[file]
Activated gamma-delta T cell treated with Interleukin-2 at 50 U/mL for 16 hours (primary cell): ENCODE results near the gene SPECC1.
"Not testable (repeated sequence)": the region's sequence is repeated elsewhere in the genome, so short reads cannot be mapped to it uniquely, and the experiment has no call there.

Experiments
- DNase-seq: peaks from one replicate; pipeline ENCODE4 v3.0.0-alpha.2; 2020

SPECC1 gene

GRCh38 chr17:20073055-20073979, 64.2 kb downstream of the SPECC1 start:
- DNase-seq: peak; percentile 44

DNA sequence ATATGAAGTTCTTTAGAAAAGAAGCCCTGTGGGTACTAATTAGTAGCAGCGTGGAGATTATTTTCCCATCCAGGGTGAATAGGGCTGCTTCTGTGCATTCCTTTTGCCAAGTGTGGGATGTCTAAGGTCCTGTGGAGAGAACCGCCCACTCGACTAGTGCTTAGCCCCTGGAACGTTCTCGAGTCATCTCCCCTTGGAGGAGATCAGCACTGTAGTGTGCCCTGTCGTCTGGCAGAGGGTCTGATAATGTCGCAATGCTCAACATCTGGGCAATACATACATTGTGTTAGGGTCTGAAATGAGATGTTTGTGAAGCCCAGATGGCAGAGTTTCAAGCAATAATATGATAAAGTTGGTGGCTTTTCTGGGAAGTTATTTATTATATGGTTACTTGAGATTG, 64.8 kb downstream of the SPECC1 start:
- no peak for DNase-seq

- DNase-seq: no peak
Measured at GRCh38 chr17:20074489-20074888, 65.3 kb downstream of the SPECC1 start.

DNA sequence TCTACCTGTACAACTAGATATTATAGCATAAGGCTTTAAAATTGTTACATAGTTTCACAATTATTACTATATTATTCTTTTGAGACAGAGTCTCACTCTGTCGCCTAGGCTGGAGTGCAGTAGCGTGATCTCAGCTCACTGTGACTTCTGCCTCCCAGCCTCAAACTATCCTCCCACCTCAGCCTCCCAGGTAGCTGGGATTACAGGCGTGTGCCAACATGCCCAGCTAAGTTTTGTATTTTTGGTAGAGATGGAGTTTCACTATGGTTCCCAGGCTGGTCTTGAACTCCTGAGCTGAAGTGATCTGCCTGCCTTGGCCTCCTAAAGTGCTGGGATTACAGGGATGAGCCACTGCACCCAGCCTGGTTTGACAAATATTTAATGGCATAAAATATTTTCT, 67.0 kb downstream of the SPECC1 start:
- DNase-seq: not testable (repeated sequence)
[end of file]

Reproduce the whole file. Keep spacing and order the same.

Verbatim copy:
Activated gamma-delta T cell treated with Interleukin-2 at 50 U/mL for 16 hours (primary cell): ENCODE results near the gene SPECC1.
"Not testable (repeated sequence)": the region's sequence is repeated elsewhere in the genome, so short reads cannot be mapped to it uniquely, and the experiment has no call there.

Experiments
- DNase-seq: peaks from one replicate; pipeline ENCODE4 v3.0.0-alpha.2; 2020

SPECC1 gene

GRCh38 chr17:20073055-20073979, 64.2 kb downstream of the SPECC1 start:
- DNase-seq: peak; percentile 44

DNA sequence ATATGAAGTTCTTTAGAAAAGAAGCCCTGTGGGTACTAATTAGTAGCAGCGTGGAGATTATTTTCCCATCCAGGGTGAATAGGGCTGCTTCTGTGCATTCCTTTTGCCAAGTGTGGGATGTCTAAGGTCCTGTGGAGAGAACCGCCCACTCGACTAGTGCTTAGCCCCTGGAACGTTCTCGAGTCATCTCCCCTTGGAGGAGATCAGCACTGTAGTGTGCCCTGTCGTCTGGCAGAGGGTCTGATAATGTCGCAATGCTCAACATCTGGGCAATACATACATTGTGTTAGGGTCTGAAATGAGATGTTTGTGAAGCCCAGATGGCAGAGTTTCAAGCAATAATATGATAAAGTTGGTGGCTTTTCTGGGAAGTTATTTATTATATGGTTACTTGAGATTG, 64.8 kb downstream of the SPECC1 start:
- no peak for DNase-seq

- DNase-seq: no peak
Measured at GRCh38 chr17:20074489-20074888, 65.3 kb downstream of the SPECC1 start.

DNA sequence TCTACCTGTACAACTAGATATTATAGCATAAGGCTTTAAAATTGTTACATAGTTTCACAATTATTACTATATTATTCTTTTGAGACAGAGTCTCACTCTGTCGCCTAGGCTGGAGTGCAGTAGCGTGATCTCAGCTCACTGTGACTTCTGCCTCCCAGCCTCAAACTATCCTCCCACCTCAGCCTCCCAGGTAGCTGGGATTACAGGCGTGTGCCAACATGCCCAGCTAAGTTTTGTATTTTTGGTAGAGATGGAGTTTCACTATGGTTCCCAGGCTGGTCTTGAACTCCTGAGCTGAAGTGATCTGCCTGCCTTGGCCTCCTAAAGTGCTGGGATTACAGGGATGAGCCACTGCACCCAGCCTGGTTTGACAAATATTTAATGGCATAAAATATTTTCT, 67.0 kb downstream of the SPECC1 start:
- DNase-seq: not testable (repeated sequence)